Poetry

Callie and Kyle -- a dog story

 ... I know, I know, it's a frightful affair ...

by Don Norris



A THREESOME: Kyle, at left, Callie at the right, and Amy were the Norris family dogs for 14 years. Amy, a pup at nine, is still with us. What really great memories we have from these beautiful friends.


They are gone now, but during their time on earth, these two dogs gave us all of their all -- their love and affection, their protection, their companionship. They were two total family dogs, one belonging to each of our daughters.

Callie was an Norwegian Elkhound, sweet, independent, strong as an ox, devoted to our grandchildren. She was real furry piece of work, that Callie.

And Kyle was a full-dress showman, a male Cocker Spaniel, who was as lovable as a cocker could be. He wasn't the smartest pup in the neighborhood, but he was really something special. And he was fixed. Eventually they both were.

So every time the family got together, the dogs would start rough-housing, and sooner or later, nature gave Kyle an idea that he was supposed to do something with his big girlfriend, but he couldn't figure exactly what it was, or how to go about it. Nature is that way, especially after a visit to the vet's.

So Kyle would catch Callie lying down, and jump on her, do a couple of laughable contortions, but you know from the concern on his handsome face that he wasn't exactly sure of himself. Callie would have nothing to do with this crazy game.

She was, furthermore, twice as tall, twice as heavy, and ten times as strong -- but her defense was simply to get up and move away, and Kyle would flop off on the floor, wondering what went wrong. But the game continued whenever the pair had visiting rights.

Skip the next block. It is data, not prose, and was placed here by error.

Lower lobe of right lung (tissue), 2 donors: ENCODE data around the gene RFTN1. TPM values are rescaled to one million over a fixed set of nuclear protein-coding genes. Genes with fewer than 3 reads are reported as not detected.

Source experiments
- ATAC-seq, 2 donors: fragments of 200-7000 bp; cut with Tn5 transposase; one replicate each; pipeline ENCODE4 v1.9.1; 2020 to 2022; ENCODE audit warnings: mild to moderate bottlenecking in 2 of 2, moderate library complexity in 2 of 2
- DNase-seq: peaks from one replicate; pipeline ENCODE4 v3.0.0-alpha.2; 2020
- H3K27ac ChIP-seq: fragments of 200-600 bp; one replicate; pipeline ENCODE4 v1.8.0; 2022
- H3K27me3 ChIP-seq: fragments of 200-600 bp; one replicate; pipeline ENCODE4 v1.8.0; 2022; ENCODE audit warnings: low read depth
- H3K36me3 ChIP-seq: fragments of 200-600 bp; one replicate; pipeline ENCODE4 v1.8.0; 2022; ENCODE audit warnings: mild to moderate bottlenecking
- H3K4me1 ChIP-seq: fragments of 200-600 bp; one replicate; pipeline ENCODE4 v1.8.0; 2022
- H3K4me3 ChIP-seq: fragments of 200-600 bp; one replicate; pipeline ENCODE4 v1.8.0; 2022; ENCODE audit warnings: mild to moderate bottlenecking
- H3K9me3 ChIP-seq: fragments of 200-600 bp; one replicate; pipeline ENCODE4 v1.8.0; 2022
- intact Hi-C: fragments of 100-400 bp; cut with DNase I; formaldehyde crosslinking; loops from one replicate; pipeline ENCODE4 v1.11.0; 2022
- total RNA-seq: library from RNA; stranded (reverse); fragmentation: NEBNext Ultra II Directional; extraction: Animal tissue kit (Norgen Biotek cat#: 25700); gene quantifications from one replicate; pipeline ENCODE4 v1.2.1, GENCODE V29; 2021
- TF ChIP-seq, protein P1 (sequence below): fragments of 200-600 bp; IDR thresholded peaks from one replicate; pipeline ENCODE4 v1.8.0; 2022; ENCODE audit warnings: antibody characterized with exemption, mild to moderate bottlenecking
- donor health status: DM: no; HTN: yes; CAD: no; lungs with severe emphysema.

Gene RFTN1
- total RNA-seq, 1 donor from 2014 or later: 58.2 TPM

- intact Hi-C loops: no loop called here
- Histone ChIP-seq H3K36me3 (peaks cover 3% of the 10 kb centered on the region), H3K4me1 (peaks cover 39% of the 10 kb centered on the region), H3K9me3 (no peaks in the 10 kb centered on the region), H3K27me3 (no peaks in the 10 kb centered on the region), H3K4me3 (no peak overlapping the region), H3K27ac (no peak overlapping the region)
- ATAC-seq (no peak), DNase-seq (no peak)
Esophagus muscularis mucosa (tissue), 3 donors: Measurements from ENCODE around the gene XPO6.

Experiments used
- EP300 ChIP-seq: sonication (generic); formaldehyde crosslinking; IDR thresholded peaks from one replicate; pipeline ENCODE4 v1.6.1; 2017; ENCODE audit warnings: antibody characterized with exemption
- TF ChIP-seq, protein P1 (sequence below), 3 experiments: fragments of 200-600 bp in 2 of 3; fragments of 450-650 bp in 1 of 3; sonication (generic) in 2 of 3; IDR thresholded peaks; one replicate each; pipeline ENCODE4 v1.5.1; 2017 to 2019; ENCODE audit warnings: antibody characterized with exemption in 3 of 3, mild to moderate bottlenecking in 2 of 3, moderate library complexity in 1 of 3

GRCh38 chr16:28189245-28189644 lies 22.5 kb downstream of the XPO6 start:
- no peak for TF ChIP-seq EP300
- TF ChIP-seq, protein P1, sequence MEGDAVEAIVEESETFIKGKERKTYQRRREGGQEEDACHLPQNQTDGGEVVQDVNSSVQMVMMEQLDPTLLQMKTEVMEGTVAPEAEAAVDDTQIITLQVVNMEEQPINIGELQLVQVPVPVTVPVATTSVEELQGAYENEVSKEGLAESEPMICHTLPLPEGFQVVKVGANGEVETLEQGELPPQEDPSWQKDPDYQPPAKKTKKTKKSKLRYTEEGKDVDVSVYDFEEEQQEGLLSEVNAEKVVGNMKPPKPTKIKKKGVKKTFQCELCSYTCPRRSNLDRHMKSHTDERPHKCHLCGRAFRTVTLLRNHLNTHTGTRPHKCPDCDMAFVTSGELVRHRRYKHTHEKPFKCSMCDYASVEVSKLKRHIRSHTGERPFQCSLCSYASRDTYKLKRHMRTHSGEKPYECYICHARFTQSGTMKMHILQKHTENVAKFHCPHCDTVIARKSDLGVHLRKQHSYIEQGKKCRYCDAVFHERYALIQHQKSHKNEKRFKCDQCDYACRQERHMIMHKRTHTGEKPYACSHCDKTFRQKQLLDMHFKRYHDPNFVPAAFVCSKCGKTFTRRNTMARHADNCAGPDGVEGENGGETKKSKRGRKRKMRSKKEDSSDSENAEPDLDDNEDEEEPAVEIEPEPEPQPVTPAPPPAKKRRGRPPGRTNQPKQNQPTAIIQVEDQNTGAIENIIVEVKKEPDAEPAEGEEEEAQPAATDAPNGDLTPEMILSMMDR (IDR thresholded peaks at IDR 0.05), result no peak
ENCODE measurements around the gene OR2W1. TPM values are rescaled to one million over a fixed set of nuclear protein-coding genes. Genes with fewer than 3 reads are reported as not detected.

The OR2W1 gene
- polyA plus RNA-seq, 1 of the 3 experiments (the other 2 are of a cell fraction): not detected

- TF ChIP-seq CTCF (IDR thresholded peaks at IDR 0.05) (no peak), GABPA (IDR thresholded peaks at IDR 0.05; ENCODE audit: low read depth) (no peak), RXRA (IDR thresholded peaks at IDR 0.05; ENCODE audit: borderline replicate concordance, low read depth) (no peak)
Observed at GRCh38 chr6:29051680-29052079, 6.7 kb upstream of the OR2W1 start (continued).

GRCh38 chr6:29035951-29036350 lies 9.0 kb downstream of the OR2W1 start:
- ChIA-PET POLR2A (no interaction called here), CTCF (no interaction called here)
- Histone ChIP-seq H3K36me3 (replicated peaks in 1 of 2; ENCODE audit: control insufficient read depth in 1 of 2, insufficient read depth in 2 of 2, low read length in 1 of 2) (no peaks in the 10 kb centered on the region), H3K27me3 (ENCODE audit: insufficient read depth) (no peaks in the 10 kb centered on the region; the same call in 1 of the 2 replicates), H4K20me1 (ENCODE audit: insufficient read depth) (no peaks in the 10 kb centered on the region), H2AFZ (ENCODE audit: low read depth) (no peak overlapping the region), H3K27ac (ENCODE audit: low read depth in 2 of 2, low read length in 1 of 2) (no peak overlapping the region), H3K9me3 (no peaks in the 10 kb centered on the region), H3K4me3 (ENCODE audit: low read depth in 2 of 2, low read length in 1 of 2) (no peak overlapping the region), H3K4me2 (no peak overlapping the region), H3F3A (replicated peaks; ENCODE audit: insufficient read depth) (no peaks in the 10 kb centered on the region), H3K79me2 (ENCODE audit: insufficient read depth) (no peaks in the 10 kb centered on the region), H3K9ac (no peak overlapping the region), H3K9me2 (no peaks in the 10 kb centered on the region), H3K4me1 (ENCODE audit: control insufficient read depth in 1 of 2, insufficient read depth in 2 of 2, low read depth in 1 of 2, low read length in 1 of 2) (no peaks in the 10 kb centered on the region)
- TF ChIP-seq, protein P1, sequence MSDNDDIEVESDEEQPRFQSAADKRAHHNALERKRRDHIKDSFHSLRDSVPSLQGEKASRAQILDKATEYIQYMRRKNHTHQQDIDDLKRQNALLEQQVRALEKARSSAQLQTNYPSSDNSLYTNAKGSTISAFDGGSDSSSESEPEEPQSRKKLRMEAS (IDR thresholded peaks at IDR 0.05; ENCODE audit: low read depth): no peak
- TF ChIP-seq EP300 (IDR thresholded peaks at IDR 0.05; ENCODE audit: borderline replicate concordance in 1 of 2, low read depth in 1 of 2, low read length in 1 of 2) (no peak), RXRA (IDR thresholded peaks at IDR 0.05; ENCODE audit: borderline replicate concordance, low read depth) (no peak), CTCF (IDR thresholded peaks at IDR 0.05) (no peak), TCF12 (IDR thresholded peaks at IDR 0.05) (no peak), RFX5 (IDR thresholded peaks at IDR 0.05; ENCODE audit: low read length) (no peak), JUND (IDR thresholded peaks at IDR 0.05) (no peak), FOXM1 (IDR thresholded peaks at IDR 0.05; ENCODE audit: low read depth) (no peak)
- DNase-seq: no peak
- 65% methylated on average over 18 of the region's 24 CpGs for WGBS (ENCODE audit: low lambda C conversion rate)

So one day, Gram and me were wintering in Florida, and I found a class in poetry happening at the Northport Library, so I tried it. It was fun, but here's about the sum total of my real-life poetry:

Callie and Kyle -- a dog story

Bug out, lite out! 'n make it quick,
For Callie has flipped her lid.   
Kyle, stop foolin', you've a mind for toolin',
With an eye for this wooly chick,
He's got his eye on this wooly chick.

Now Kyle's a cocker, 'n Callie's an elkhound.
They meet about six times a year.
Both been to the doctor, they both lost their knocker,
But nature just plays it by ear.
Ev'n so, nature just plays it by ear.

He doesn't know how, She doesn't know why.
It just seems to happen that way;
Nature takes over, no romp in the clover,
But he's gotta go on and try.
Um, hmmm, they gotta go on and try.

Hey, Kyle stop yo' jumpin', Hey, Callie stop that yappin',
Jes move your fur coat away.
You guys  know nothin', you're acting like mutton,
But I guess you gotta try it that way.
I guess you gotta try it that way.

Now Kyle is three hands high 'n Callie is five,
That's partly what keeps 'em from play.
Not lack of ambition nor need for affection,
She's built just too far away.
Just two hands too far away.

"I know, I know, it's a frightful affair,"
Kyle said with a mournful sigh,
"It's not so bad the difference in height ----
tell me, what do I do, and where?
What do I do and where?"


God, keep these two dogs safe for us. We'll be along by and by.

February 1, 2002


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